Mining majors rerate as China, iron ore price defy gloom

The price of iron ore jumped to a three-week high on Monday, after Chinese imports of the steelmaking raw ingredient hit new record highs and the country's blast furnaces continued to forge steel at a record pace.

The benchmark CFR import price of 62% iron ore fines at China's Tianjin climbed $0.50 to $133.60 a tonne on Monday, up 21% from its 2013 lows struck at the end of May, according to data provided by SteelIndex.

China forges almost as much steel as the rest of the world combined and to meet the demand for steelmaking raw material China's iron ore imports surged to a fresh record in September.

China imported a new all-time high of 74.58 million tonnes of iron ore during last month September, up 8% from August and up a surprisingly robust 15% compared to las year.

China has continued to produce steel at a record pace, upping the rate by 100,000 tonnes in September to 2.14m tonnes per day (and up close to 8% compare to the first 8 months last year), showing demand in the world's second largest economy is not as slack as many observers believe.

The brighter prospects for China which consumes almost 70% of the 1.1 billion tonne seaborne iron ore trade have been reflected in the share prices of the major producers.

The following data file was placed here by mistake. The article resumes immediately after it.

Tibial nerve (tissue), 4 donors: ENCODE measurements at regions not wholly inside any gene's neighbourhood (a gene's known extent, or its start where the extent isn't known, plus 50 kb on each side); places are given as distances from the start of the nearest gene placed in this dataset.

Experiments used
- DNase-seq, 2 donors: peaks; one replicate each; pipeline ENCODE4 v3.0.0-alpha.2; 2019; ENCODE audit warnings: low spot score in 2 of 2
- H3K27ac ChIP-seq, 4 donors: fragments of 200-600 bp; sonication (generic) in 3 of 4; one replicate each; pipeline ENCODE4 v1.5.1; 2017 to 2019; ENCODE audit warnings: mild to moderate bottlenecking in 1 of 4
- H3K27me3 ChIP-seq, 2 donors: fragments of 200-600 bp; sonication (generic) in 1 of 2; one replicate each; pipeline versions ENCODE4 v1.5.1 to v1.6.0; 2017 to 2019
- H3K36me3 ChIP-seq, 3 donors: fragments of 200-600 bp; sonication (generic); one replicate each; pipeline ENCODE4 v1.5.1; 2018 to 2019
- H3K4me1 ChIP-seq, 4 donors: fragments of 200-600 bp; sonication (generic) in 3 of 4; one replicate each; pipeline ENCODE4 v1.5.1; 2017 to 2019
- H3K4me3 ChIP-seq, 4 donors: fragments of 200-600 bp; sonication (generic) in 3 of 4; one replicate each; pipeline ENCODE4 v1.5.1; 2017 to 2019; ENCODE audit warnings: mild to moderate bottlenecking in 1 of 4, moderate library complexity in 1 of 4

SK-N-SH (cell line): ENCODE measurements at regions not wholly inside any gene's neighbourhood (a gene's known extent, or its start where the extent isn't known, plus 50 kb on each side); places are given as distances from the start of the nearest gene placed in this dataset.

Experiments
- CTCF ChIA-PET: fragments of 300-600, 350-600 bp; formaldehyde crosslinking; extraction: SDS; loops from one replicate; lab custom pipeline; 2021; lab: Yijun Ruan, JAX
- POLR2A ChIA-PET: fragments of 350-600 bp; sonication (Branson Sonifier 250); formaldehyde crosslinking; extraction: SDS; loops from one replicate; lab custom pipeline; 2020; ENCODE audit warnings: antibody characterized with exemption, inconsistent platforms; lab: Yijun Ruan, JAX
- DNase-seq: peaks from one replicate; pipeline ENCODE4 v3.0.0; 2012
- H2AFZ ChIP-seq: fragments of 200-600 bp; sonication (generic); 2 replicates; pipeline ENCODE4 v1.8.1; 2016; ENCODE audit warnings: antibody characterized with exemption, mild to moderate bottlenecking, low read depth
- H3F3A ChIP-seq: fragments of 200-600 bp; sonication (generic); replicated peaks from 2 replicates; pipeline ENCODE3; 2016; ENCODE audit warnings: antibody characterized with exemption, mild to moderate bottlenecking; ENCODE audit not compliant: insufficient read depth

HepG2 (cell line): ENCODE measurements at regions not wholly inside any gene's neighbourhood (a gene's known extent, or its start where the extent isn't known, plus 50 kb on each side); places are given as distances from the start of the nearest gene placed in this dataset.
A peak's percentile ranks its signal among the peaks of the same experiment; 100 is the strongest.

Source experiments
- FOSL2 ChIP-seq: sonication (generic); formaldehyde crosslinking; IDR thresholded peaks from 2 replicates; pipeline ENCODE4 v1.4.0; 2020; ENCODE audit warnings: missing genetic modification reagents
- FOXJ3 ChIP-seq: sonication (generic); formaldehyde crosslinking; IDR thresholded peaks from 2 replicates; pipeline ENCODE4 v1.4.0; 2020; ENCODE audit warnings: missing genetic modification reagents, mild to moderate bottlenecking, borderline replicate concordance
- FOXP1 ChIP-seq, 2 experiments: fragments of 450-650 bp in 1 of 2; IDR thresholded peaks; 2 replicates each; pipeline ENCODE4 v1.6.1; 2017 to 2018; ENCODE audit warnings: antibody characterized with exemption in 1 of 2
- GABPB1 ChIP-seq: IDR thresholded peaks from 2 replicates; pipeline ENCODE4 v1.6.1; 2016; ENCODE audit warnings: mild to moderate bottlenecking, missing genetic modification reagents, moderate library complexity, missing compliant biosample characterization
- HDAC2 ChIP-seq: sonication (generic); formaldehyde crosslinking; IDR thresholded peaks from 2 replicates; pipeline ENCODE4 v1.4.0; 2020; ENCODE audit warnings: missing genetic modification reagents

The Big 4 – number one producer Brazil's Vale (NYSE:VAL) and Australian giants Rio Tinto (LON:RIO), BHP Billiton (LON:BHP) and Fortescue Metals (ASX:FMG) – on Monday all added to strong gains enjoyed over the last three months.

Mining majors rerate as China, iron ore price defy gloom

ADRs of Vale, which this year expects to produce 302 million tonnes of iron ore, jumped 3.6% in New York and the value of the Rio de Janeiro-based company is up just over 21% over the last three months.

Number two Rio Tinto, which thanks to aggressive expansion in its home base of the Pilbara in Northwest Australia have been rapidly closing the output gap with Vale, added 1.7% in New York bringing its gains since mid-July to 18.8%.

BHP Billiton, which is also adding to its iron ore business this year even as it slashes budgets and sell off assets in other divisions, gained just over 1% in New York. The world's number one miner with a market value of $170 billion has gained 11.6% over the three-month period.

Sydney-listed Fortescue Metals Group is most exposed to China and has benefitted the most from receding worries about the growth prospects for the world's second largest economy.

FMG, which from zero production seven years ago is targeting output of annualized 155 million tonnes in 2014, is up an astonishing 40% in value over the last three months on the ASX.

The world's diversified majors are increasingly relying on iron ore as a source of profits with the raw material contributing upwards of 60% of overall profits.

Good performance in iron ore should flow through to the majors' other divisions.